Despite God already giving Adam and Eve dominion (rule, authority) over the serpent (1:28, “God said to them…. ‘have dominion… over every living thing that moves on the earth'”), in that moment they allowed the serpent to have dominion over them. They forgot who was really master over whom: God over them, them over the serpent. And they didn’t go back to God, their Creator, to ask Him about what they were being told, to contrast His word further against that of the serpent.
Then God’s voice is reintroduced, calling to Adam, “Where are you?” (3:9). After their conversation (3:9-13), God then speaks the consequences of their sin (3:14-24) that were true to what He had said from the start. Again, we see a God who keeps His word.
And yet, in the midst of this speaking, God speaks and plants a promise of hope (3:15), the Seed to come (the offspring, descendant, Messiah, Promised One). And He demonstrates His mercy by clothing them in animal tunics (3:21), the first sort of sacrifice for sin, an initial picture of things to come.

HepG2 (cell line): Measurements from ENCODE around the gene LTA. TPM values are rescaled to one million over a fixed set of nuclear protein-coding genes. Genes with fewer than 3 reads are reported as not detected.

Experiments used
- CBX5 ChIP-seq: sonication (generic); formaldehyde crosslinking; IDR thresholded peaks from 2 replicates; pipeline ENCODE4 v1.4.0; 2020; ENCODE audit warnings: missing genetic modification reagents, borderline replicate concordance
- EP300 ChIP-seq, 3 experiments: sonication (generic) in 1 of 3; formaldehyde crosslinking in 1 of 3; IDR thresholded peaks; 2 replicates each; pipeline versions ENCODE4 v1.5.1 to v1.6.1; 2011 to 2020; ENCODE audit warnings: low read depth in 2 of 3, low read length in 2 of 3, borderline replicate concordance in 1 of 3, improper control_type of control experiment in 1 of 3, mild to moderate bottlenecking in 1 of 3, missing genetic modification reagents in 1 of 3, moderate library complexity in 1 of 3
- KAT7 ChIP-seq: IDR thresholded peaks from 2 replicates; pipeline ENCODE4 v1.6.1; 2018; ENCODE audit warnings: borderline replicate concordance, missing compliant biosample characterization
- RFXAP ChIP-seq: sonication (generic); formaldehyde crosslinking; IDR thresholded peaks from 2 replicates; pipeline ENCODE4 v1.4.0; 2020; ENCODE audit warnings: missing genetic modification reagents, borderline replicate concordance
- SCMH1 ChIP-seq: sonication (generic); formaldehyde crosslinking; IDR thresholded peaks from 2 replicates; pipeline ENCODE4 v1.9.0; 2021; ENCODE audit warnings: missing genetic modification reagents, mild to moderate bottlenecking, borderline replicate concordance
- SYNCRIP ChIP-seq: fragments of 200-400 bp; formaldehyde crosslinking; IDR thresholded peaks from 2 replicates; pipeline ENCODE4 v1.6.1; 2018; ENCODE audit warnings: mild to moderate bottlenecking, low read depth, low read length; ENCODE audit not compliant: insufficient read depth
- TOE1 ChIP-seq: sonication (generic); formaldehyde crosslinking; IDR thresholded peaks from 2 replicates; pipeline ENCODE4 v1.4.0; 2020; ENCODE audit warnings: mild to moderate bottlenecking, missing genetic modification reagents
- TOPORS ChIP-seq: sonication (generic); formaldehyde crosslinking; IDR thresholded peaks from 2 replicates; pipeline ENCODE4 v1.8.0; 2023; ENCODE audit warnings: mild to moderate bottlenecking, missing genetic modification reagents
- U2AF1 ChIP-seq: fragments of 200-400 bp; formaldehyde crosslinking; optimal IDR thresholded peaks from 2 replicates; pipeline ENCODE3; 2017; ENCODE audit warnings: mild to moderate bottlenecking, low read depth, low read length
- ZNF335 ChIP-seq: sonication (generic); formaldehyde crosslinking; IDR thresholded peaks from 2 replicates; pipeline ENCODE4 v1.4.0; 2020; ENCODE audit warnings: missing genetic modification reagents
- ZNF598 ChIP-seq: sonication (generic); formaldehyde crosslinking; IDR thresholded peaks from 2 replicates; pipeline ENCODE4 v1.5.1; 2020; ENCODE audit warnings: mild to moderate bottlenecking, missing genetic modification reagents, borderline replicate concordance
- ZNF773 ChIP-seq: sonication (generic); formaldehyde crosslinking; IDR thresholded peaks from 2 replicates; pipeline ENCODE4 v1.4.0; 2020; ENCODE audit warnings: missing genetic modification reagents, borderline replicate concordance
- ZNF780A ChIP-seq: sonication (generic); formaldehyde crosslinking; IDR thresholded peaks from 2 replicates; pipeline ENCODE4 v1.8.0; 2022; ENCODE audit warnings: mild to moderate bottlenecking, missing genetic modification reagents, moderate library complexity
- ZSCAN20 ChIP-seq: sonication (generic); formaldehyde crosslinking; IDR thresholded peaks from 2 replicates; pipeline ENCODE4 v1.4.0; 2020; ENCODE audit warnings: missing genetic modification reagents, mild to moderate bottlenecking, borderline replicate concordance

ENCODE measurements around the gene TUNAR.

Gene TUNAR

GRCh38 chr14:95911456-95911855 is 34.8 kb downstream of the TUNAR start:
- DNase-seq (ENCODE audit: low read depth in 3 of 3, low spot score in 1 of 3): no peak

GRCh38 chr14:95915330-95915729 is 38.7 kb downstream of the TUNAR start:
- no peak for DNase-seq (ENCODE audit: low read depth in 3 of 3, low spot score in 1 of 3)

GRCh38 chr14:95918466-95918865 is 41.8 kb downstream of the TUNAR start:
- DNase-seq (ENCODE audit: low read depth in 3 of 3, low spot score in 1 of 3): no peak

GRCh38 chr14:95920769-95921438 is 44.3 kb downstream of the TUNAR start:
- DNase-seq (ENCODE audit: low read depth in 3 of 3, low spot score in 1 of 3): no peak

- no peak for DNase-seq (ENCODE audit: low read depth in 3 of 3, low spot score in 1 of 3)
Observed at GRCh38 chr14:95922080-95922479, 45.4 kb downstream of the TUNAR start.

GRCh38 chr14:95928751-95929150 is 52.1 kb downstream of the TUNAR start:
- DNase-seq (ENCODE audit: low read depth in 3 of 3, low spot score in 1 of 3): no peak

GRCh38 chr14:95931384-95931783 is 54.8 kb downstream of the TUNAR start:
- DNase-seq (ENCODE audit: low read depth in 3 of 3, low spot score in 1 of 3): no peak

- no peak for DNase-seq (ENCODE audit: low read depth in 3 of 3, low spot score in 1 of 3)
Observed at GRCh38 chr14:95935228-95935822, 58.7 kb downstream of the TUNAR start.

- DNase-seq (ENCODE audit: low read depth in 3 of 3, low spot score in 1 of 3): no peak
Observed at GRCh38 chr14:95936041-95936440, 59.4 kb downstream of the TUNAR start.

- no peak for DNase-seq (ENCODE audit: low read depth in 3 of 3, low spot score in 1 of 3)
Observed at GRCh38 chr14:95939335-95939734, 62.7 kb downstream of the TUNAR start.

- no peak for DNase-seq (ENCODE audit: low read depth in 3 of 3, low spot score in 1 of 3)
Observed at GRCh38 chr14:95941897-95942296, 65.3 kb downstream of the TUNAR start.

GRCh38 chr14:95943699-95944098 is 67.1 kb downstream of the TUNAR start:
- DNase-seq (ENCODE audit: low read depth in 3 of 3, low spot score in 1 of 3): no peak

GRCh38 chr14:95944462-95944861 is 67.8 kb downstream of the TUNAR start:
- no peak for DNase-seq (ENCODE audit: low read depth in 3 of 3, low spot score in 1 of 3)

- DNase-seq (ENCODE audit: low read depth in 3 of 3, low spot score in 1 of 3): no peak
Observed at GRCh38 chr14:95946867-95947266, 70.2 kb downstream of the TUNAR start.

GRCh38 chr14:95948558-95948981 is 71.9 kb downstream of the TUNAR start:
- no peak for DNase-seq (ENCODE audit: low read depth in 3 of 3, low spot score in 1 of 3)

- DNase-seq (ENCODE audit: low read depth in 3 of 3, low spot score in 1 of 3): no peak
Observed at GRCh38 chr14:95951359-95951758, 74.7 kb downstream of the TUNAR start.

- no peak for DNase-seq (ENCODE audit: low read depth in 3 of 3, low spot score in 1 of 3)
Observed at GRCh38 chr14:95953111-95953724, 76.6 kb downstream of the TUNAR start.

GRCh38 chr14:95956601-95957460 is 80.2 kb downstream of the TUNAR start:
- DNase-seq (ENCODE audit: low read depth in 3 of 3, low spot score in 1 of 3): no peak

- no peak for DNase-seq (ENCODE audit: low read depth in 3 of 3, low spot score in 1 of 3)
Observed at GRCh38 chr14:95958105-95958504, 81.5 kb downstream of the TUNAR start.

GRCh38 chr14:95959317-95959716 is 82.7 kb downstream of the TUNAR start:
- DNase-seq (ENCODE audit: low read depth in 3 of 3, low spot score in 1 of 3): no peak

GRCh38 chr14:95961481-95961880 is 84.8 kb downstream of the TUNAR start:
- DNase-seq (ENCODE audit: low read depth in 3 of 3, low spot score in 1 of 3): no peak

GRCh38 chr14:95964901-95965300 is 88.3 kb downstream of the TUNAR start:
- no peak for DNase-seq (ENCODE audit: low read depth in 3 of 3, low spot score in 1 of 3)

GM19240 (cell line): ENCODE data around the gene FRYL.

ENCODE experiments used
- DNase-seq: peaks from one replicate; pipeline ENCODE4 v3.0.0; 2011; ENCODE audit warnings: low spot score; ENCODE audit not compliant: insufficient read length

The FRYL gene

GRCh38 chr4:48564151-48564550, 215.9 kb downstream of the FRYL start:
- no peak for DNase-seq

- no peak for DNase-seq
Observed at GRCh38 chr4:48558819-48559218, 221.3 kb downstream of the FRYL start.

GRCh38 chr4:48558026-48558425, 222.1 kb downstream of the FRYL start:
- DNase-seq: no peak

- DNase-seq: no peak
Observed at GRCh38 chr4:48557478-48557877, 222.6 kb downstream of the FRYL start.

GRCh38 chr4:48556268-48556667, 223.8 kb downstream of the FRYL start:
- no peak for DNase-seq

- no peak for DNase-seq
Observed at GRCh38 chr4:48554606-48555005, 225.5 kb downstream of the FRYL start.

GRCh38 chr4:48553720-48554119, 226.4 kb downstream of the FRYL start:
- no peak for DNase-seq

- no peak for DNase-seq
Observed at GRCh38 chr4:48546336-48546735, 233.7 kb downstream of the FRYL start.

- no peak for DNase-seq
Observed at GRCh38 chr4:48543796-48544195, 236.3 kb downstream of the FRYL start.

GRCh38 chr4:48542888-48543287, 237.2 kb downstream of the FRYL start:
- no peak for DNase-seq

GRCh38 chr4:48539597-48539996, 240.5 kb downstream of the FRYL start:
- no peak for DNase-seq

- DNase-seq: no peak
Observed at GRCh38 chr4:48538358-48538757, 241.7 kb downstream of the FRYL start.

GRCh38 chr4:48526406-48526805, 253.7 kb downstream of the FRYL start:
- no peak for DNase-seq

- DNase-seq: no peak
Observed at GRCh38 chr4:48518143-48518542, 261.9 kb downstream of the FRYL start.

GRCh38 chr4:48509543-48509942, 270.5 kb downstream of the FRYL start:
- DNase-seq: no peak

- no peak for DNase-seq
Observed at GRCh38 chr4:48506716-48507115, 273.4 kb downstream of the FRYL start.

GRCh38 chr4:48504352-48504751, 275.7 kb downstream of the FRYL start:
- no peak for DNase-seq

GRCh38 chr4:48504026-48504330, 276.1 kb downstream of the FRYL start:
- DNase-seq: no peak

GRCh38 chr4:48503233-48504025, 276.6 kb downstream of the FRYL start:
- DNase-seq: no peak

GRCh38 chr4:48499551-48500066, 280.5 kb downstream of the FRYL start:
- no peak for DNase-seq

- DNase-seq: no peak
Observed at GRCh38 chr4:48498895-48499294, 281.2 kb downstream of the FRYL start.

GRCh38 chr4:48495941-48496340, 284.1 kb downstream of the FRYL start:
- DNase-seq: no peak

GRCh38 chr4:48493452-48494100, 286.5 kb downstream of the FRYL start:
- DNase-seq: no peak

We now see a God who not only speaks, who not only keeps His word, but who provides for us even in our rebellion, in our sin. We see the hope that was to come, Jesus, whose sacrifice on the cross would take the consequences of our sinful rebellion and cover us with His robes of righteousness for those who believe upon Him and turn to Him. Jesus, in fact, is the Word, who was with God in the beginning and who is God. Through Him, all things were made, and in Him was life, the light of all mankind (John 1:1-5). His death and resurrection speak the word of our salvation.
The earliest pages of Scripture clearly paint for us a picture of our speaking God and the reality that other voices are competing for our attention, for our belief. This is a theme that continues all throughout the Bible, from Genesis to Revelation. The devil is depicted as our adversary, like a roaring lion seeking someone to devour (1 Peter 5:8). We must be aware and be warned, to be sober and alert.